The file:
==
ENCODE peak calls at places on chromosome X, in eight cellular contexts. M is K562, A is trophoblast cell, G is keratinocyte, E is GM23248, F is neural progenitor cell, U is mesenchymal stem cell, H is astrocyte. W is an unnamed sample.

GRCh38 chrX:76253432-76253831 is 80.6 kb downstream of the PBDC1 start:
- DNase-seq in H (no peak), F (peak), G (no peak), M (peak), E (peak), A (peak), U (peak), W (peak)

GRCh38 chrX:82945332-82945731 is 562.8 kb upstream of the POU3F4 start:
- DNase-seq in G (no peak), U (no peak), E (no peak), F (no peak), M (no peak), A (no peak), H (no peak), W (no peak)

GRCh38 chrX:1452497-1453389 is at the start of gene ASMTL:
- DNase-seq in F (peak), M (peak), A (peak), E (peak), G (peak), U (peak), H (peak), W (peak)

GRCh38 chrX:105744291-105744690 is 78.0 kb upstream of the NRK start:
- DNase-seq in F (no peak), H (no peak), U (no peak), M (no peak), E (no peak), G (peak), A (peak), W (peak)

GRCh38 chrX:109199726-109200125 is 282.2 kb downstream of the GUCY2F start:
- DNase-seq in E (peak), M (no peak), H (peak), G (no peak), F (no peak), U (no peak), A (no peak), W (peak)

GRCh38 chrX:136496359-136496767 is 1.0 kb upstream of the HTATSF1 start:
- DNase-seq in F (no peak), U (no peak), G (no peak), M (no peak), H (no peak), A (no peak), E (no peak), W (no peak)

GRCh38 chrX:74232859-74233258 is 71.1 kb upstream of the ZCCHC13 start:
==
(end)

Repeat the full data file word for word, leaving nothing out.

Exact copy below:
ENCODE peak calls at places on chromosome X, in eight cellular contexts. M is K562, A is trophoblast cell, G is keratinocyte, E is GM23248, F is neural progenitor cell, U is mesenchymal stem cell, H is astrocyte. W is an unnamed sample.

GRCh38 chrX:76253432-76253831 is 80.6 kb downstream of the PBDC1 start:
- DNase-seq in H (no peak), F (peak), G (no peak), M (peak), E (peak), A (peak), U (peak), W (peak)

GRCh38 chrX:82945332-82945731 is 562.8 kb upstream of the POU3F4 start:
- DNase-seq in G (no peak), U (no peak), E (no peak), F (no peak), M (no peak), A (no peak), H (no peak), W (no peak)

GRCh38 chrX:1452497-1453389 is at the start of gene ASMTL:
- DNase-seq in F (peak), M (peak), A (peak), E (peak), G (peak), U (peak), H (peak), W (peak)

GRCh38 chrX:105744291-105744690 is 78.0 kb upstream of the NRK start:
- DNase-seq in F (no peak), H (no peak), U (no peak), M (no peak), E (no peak), G (peak), A (peak), W (peak)

GRCh38 chrX:109199726-109200125 is 282.2 kb downstream of the GUCY2F start:
- DNase-seq in E (peak), M (no peak), H (peak), G (no peak), F (no peak), U (no peak), A (no peak), W (peak)

GRCh38 chrX:136496359-136496767 is 1.0 kb upstream of the HTATSF1 start:
- DNase-seq in F (no peak), U (no peak), G (no peak), M (no peak), H (no peak), A (no peak), E (no peak), W (no peak)

GRCh38 chrX:74232859-74233258 is 71.1 kb upstream of the ZCCHC13 start: